The three steps of basic research

Writers at all levels, at some time, will need to do research. Some will do it all on their own, and some will hire a research assistant.  On March ninth I wrote about saving time on research, so now I will go over the steps I use to do my own research, and I always get all the answers I need.  I think the best way to illustrate what I’m talking about is to set up a situation, and lead you through the process.

Situation:  I am writing a story about a Bishop being attacked by a serial killer and defending himself using the base of his staff to the killer’s crotch.

First, you need to determine what you need to know.  I have two ways of doing this. I ask questions, and come up with theories.  While rereading my first draft, I came across the part where it said, “and he lifted the base of his bishop’s staff to catch the killer square in the crotch…”  I already knew that it wasn’t called a ‘bishop’s staff’ but it had to wait for the rewrite.  Therefore, I came up with a question that needed answering if I was to appear credible. “What is the name of the bishop’s staff?”

If you have more than one question, start with the simplest first.  By starting simple, you may find answers to some of your other questions through the first answer.  The answer to your first question will serve as the base of your research.  Each answer you find will eventually help you get the answer to the hardest question.  I found the answer to this question on line.  I typed bishop’s staff in the search bar, which came up with a site that showed where to find the names and meaning of each part of their attire.  This helped me discover that I had misnamed other parts of their clothes in the story.  It also helped me describe the top of the crosier (the bishop’s staff) relevant to the time.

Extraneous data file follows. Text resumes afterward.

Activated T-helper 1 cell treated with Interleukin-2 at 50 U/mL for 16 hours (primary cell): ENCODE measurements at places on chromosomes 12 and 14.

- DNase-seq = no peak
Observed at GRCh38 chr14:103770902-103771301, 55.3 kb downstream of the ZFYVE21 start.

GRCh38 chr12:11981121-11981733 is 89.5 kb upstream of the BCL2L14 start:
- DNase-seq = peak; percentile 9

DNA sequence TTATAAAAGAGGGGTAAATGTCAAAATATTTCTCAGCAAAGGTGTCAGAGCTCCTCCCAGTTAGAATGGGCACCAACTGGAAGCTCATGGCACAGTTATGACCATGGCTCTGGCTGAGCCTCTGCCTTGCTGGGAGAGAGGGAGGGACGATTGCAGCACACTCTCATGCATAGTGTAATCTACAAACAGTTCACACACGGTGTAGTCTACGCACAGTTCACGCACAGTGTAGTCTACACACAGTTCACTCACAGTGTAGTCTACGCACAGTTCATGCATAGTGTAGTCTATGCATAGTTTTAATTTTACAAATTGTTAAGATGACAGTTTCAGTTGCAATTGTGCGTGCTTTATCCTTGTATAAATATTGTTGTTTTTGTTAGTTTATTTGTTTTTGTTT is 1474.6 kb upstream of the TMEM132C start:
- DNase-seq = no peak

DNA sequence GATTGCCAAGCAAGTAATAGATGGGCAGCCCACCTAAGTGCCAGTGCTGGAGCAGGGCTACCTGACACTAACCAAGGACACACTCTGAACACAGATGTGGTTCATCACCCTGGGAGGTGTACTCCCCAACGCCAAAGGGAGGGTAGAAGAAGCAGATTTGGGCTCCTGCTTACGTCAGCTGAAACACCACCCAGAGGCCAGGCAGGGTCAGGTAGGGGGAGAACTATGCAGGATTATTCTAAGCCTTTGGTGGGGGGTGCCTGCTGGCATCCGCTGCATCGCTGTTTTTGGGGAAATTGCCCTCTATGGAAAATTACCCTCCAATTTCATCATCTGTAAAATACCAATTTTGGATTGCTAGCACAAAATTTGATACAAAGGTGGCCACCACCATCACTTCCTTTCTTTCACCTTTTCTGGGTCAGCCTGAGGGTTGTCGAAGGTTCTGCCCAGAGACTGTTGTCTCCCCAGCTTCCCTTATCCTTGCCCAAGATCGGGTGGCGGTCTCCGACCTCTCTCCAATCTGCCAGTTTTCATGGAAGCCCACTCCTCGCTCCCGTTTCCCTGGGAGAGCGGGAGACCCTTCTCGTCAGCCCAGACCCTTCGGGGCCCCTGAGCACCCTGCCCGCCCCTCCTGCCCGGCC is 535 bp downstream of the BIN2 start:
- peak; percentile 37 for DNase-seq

Write it down.  Not only should you write the answer to your question and keep it for possible future use, but you should also write down other useful information that your research turns up.  In this case, the hat is called a mitre, and the robe is called a sakkos.   Writing this down, and putting it in a file helped me with the rest of the rewrite to keep the story accurate.

Just an additional tip for research, never trust every source you use, always backup the information with other sources.

If you continue to follow these steps until you answer all the questions you ask you will probably have the information you need to make your stories live with all your readers, even the experts.

Challenge:  Start a special file, if you haven’t already, for research information, and see how many uses you can get out of it.


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6 Responses to “The three steps of basic research”

  1. Carol Says:

    Good blog, Allen! I’m busy researching as we speak for my WIP. Your thoughts will come in handy!

  2. Ingrid Foster Says:

    Good information, Allen, thanks for sharing. Being a perfectionist it’s hard for me to keep writing the draft when I don’t know all the details as I go. Writing a question or NoteToSelf to be replaced later after research is a good idea. Thanks

    • apb148 Says:

      Thank you for your comment, Ingrid. I know what you mean. I am a natural perfectionist as well. I heard about a writer using the cards, I tried it, and it freed me up to write more. I’m hooked.

  3. Cindy Hernandez Says:

    Thank you for the tips Allen. I can use all the help I can get! I agree that as a writer you do want to be credible.

    Cindy Hernandez

    • apb148 Says:

      Thank you for the comment Cindy. I’m always happy when someone can get what they need from what I write, especially if it helps make their task easier.
      Have a great day.

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